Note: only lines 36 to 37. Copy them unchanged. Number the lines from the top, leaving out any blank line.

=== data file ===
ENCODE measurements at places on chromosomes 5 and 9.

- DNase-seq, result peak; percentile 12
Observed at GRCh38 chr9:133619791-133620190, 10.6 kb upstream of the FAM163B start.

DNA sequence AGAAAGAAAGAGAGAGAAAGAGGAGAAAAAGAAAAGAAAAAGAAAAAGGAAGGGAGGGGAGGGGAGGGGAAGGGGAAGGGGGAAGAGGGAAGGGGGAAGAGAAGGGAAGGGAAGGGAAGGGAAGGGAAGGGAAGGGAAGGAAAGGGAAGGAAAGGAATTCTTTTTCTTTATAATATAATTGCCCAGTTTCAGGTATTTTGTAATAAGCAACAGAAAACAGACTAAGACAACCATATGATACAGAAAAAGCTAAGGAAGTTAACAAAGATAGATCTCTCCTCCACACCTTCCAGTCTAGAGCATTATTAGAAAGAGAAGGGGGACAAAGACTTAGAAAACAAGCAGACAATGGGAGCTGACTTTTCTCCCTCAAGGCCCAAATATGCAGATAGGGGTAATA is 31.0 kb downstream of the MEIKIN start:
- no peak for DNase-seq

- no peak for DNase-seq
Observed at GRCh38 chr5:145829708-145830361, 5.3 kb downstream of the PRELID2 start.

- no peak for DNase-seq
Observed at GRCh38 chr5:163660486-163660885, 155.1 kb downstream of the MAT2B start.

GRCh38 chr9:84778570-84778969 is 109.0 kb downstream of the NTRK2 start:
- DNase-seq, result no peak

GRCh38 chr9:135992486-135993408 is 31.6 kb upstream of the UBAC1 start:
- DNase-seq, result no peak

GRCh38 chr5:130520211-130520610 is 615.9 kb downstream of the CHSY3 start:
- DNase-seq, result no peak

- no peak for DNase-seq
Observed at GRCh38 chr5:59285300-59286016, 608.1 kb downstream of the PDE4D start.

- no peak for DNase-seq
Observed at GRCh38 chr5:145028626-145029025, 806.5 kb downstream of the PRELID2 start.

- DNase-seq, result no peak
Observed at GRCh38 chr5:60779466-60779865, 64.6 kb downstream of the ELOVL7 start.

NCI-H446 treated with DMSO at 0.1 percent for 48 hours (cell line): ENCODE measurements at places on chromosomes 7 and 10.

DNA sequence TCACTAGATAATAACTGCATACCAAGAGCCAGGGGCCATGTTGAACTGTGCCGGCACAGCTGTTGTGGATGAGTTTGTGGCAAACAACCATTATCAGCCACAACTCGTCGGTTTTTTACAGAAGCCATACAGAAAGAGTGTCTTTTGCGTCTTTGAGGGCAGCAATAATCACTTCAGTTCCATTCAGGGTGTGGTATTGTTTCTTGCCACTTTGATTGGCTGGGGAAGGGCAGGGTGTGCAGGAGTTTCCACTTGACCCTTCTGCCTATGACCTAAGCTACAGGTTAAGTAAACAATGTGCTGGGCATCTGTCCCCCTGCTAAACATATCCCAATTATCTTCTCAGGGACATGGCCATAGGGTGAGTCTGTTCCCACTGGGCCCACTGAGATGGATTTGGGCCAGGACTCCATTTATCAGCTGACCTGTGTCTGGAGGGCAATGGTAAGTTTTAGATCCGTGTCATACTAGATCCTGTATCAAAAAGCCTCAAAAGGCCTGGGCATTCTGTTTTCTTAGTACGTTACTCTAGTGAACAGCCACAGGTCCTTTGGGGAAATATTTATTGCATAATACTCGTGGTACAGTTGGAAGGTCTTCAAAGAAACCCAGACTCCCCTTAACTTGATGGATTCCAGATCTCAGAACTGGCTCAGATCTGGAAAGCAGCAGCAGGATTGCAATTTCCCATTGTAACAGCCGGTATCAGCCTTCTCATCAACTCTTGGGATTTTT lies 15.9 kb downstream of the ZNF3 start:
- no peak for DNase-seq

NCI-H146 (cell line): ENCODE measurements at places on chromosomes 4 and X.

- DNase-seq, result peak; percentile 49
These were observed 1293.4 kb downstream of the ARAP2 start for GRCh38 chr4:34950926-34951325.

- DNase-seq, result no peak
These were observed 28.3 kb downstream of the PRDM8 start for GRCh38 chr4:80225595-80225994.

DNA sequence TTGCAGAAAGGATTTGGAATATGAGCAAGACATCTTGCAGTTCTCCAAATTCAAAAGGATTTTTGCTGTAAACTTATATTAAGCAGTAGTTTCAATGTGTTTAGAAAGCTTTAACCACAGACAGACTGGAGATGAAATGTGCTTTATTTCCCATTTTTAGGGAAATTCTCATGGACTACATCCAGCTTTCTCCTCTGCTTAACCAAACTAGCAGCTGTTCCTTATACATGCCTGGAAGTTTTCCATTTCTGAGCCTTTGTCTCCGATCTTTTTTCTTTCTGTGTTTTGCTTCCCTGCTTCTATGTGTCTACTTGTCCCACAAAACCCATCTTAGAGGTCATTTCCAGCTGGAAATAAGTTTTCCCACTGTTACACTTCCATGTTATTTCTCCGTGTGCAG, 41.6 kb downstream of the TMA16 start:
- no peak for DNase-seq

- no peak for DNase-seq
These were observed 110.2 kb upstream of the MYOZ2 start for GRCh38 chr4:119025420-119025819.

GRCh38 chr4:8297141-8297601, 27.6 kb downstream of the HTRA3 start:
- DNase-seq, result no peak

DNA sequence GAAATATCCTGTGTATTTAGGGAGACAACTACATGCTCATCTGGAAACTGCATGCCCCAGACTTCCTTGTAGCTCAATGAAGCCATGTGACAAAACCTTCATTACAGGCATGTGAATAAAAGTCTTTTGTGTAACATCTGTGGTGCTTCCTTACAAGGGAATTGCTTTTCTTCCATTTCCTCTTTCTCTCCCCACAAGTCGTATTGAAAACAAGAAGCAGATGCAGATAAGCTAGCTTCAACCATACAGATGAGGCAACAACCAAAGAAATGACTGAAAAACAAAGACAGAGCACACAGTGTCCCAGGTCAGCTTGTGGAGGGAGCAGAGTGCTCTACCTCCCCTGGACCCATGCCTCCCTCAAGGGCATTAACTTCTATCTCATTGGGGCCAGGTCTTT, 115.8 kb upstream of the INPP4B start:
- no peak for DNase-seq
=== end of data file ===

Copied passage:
DNA sequence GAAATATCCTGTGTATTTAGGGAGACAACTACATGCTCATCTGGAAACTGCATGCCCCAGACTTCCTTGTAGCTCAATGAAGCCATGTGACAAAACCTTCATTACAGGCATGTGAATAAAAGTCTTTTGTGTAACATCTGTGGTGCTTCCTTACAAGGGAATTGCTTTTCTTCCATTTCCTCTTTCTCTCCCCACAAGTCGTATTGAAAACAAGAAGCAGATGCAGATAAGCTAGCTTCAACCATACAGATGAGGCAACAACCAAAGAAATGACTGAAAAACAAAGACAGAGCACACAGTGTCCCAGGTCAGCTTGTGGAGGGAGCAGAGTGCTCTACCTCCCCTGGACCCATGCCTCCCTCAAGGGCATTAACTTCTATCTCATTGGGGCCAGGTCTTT, 115.8 kb upstream of the INPP4B start:
- no peak for DNase-seq